Thursday, April 23, 2009

Songs in the Key of Life Sharp

I am a serious music listener.

By which I mean, of course, that I am an anorak. I hunker beside the stero, clutching the sleeve notes in a sweaty fist and nod knowingly everytime I convince myself that I, king of the fans, understand every allusion, reference and sly invocation projected by my favourite artists.

I think the term "wanker" also applies.

I've been this way all my life. I like to be in on the joke - thus side-stepping much of the worry that I am the joke.

(Yes, I am aware that a light dusting of professional help would not go amiss on the Kenton cake.)

After several years of writing and releasing songs, however, the shoe is now on the other foot. I, less often than I'd like actually, have people asking me what songs are ABOUT, where and how were they written, how do I feel about them in hindsight?

My answers are, usually, in order:

1) The Aftermath of the Korean War
2) Inflagrante Delicto
3) Tuesday

Yes, "wanker" is as good a word as any.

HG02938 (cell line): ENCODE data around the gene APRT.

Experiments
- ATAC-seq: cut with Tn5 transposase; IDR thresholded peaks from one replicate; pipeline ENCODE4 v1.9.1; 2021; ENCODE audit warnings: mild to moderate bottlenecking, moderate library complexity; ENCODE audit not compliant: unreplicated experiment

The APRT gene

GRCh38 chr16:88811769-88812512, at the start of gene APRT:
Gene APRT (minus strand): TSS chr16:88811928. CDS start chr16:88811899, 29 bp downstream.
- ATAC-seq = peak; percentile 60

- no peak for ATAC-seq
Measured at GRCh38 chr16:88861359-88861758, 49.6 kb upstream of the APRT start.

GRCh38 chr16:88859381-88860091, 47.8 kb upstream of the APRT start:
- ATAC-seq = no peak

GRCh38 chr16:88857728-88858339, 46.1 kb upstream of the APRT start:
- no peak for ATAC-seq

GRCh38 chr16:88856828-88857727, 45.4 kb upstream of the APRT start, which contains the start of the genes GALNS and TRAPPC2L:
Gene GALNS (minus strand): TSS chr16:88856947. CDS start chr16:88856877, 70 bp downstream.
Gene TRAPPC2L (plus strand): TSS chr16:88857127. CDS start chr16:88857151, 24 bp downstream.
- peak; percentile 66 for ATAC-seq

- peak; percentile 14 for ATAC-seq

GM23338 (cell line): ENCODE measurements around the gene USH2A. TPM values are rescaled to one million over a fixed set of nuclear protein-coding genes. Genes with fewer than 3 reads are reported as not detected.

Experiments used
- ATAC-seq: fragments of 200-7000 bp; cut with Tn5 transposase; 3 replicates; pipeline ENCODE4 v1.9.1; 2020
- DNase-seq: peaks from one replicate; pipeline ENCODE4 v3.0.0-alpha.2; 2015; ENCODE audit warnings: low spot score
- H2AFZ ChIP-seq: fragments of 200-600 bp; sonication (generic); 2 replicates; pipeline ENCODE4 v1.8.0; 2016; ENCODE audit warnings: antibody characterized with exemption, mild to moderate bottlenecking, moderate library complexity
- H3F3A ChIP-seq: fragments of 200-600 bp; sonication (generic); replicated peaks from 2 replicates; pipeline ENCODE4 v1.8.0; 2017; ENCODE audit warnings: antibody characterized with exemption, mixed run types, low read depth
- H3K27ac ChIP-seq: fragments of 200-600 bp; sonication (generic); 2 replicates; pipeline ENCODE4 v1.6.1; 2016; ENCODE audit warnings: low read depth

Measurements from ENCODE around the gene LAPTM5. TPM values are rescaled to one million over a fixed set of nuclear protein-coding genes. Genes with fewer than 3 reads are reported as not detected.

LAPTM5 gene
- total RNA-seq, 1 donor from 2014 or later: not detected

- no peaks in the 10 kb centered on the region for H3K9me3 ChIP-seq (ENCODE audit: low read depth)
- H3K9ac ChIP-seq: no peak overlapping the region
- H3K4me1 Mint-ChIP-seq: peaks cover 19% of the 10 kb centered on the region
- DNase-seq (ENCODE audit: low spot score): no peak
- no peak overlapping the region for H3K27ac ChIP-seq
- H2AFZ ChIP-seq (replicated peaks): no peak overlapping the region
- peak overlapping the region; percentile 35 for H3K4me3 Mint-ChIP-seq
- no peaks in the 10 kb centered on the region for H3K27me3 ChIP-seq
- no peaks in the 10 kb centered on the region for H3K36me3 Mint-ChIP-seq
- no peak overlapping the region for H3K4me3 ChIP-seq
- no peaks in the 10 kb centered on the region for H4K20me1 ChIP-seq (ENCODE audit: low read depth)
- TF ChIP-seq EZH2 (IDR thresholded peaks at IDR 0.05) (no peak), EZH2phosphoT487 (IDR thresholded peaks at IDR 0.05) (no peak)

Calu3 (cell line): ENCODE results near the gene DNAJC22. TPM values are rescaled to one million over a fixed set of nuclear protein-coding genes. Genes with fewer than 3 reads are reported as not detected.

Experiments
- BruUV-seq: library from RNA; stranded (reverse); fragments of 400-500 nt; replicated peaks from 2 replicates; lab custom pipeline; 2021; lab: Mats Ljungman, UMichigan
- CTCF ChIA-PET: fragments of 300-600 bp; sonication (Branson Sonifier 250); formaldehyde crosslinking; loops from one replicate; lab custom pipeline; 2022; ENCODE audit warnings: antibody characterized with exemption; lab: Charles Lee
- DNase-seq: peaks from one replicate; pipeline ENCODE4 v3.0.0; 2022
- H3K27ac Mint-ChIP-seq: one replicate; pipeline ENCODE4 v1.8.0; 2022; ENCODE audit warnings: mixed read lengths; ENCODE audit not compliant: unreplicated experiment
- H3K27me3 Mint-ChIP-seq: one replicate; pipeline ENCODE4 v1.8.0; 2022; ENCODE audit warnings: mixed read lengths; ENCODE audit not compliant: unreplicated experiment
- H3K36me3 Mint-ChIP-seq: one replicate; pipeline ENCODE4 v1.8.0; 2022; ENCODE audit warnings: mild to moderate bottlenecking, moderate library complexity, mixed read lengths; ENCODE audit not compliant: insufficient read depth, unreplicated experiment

Documenting one's inner life is a dangerous pastime, though. There's a reason people wait decades before serialising their diaries.

As I write more with other people, it gets even stranger. Not simply because things are often sung and performed in a very different manner to how I or the band would have approached the material - that can be immensely rewarding - but because unexpected self-examination is the most jarring and discomforting of all.

There are many ways in which this can occur. For instance:

1) A song that obviously meant enough to you at the time to put pen to paper has, nonetheless, been living with its other parent since conception and therefore reappears unexpectedly in your life all grown-up, asking you to co-sign a loan.


2) An old song suddenly catches on with new listeners and, in a fit of idiocy, YOU decide to revisit it.